Securing Jenny’s power supply

Pretty straightforward, this one: Replace the JEN SX-1000‘s fixed power cable with an IEC socket. (Like weird German words? You’ll love this: In German, this thing is called a “Kaltgerätestecker”, more precisely, a “Kaltgeräte-Steckverbinderbuchse”, which translates to “Cold unit connector socket”. Don’t ask me.)

Jenny's backside

No problems here apart from cutting a hole for the socket; I used steel drills to mark the corners of the cutout and then cut the steel with my Dremel tool. Lots of metal dust but fast, and it did the job precisely.

A word on Jenny’s power supply: It’s extremely oldschool – a transformer and a diode bridge generating +/-18VDC, two 7812 regulators generating +12V and -12V, and another 7805 regulator generating the +5V supply rail from the 12V. If you would like your JEN to be a bit more eco-friendly I’d advise replacing those regulators by the 2931CT low-dropout type, but apart from that, there’s hardly any reason to look at the power supply – it’s rather solid and possibly not your primary concern if the synth does not work.

Oberheim Matrix-6 source code file available

Update: Looking for the new, rewritten firmware? Info on how to get the latest version here

There is some (potentially) very good news for Matrix-6/6R owners hoping to get a firmware update – it has come a huge step closer. An extremely experienced engineer has just decided to put his annotated source code file for the Matrix-6 online – you will find it on his page at Oberheim Matrix 6 Firmware. Not the original sources from Oberheim, mind you – they are rumoured to have been lost when someone accidentally dropped the master source disk – but a very carefully annotated listing, reverse-engineered. The engineer who did this even spent the time to mark code that has been re-used in the Matrix-1000 firmware.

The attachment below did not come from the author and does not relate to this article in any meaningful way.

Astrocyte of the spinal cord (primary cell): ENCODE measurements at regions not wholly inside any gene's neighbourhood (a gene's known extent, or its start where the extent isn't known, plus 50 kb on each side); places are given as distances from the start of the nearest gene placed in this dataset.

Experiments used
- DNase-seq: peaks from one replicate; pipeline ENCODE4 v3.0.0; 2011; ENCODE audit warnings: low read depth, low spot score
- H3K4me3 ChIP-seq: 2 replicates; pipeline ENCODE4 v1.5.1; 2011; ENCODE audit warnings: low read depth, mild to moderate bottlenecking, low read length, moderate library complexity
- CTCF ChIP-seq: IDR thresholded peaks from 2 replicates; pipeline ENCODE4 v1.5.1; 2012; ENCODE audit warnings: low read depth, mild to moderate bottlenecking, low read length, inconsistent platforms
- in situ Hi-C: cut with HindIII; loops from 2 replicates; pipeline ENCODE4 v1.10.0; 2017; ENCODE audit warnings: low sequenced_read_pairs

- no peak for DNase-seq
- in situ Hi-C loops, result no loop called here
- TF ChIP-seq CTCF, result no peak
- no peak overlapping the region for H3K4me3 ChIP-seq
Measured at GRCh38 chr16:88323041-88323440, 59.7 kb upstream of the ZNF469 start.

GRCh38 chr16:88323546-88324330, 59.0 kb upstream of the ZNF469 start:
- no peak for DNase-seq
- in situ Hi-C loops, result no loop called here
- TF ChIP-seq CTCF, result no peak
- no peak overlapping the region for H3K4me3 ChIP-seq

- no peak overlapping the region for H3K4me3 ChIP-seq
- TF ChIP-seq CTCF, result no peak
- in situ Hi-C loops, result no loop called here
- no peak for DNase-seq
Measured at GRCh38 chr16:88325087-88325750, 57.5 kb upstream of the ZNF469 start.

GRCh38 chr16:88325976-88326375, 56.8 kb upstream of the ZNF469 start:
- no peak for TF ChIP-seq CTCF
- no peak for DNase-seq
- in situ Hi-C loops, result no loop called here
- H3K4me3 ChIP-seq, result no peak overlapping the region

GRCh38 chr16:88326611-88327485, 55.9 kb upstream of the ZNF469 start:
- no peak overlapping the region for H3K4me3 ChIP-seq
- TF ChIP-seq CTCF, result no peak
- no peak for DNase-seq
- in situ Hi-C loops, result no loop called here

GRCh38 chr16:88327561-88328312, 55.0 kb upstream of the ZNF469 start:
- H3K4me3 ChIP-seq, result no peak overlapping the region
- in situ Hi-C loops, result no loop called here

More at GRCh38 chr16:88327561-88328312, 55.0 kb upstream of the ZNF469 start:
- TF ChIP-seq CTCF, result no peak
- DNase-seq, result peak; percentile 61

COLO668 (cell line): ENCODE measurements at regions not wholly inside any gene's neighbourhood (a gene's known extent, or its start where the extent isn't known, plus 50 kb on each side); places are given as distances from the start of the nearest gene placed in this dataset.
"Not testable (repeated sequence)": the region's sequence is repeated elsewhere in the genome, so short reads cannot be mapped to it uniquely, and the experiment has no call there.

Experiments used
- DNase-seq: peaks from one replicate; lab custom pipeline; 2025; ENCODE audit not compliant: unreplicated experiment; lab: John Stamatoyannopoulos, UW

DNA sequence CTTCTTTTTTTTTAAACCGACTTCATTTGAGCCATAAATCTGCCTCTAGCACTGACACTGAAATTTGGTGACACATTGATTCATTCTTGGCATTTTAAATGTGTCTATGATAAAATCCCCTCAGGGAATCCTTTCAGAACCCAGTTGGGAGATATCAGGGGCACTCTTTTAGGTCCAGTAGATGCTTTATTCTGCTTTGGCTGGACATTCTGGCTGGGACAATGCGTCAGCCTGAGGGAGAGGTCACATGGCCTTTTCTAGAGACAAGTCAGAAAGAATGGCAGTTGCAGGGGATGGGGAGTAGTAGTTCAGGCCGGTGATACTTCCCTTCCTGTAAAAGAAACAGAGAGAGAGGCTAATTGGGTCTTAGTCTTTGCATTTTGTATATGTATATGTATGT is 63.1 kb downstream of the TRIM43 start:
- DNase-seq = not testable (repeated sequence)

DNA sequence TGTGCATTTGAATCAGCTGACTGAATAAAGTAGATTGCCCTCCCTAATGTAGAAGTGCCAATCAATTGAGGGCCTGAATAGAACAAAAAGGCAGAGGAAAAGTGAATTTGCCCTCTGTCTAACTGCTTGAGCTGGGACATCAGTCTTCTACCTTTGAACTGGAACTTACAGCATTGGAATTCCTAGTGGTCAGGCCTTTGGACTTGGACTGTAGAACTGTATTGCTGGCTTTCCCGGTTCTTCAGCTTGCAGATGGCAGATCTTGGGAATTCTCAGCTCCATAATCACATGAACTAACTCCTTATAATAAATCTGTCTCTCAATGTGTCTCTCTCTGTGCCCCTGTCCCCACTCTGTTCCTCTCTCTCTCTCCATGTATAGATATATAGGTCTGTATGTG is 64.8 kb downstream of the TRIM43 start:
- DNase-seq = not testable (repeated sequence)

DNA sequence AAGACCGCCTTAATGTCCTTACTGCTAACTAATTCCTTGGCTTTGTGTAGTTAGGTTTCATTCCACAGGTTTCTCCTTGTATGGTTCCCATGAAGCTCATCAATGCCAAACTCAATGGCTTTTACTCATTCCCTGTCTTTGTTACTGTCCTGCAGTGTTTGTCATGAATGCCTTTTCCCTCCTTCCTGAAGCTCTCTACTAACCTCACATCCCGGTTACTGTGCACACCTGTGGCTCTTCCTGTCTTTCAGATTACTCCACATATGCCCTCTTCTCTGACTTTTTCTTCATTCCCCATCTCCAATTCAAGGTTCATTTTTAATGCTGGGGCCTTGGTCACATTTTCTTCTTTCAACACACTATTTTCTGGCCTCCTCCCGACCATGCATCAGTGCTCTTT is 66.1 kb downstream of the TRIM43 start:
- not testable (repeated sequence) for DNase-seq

So what does that mean to you as a (potential) M6 owner?

The engineer has decided to abandon the project – he thinks that the performance problems of the Matrixes are a result of fundamental design decisions and would need too much effort to get around properly. But his code definitely improves the chances of doing something useful for the code. Someone with skill and spare time might even backport the M1000’s NRPN and matrix modulation Sysex commands into the M6 code.

BTW: My attempts at starting a documented source code file for the Matrix-1000 can be found here, with a hardware and software primer here. If I can find the time, I’ll try to backport a few of Bob’s insights into the M-1000 code.

With the amount of work waiting for me with Jen, I’m glad I don’t own a M-6…

“Dommschwätzer.” (*)

Jaaaa…. kann. man. so. machen.

(*) Ich mag diese Szene: Heinz Becker bedankt sich bei einem hilfsbereiten Baumarkt-Mitarbeiter für den guten Tipp, die gekauften Latten doch zersägen zu lassen, bevor er sie ins Auto packt.